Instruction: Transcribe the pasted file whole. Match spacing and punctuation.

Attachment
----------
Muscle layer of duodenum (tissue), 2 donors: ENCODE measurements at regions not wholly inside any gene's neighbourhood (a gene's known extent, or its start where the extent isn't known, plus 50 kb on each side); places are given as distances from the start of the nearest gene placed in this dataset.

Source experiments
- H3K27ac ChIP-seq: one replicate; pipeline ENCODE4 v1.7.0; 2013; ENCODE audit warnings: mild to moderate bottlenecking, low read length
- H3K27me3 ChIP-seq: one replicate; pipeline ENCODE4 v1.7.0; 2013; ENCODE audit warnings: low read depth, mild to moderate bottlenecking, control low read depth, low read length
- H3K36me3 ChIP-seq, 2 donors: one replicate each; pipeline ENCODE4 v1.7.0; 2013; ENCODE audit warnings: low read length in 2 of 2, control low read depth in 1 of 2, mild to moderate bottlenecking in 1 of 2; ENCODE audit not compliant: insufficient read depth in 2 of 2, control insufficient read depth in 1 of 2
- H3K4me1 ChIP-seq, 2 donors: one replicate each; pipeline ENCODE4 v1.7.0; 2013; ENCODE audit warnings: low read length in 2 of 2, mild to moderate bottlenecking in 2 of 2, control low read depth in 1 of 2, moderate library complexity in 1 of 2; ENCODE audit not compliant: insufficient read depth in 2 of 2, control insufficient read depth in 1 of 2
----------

Muscle layer of duodenum (tissue), 2 donors: ENCODE measurements at regions not wholly inside any gene's neighbourhood (a gene's known extent, or its start where the extent isn't known, plus 50 kb on each side); places are given as distances from the start of the nearest gene placed in this dataset.

Source experiments
- H3K27ac ChIP-seq: one replicate; pipeline ENCODE4 v1.7.0; 2013; ENCODE audit warnings: mild to moderate bottlenecking, low read length
- H3K27me3 ChIP-seq: one replicate; pipeline ENCODE4 v1.7.0; 2013; ENCODE audit warnings: low read depth, mild to moderate bottlenecking, control low read depth, low read length
- H3K36me3 ChIP-seq, 2 donors: one replicate each; pipeline ENCODE4 v1.7.0; 2013; ENCODE audit warnings: low read length in 2 of 2, control low read depth in 1 of 2, mild to moderate bottlenecking in 1 of 2; ENCODE audit not compliant: insufficient read depth in 2 of 2, control insufficient read depth in 1 of 2
- H3K4me1 ChIP-seq, 2 donors: one replicate each; pipeline ENCODE4 v1.7.0; 2013; ENCODE audit warnings: low read length in 2 of 2, mild to moderate bottlenecking in 2 of 2, control low read depth in 1 of 2, moderate library complexity in 1 of 2; ENCODE audit not compliant: insufficient read depth in 2 of 2, control insufficient read depth in 1 of 2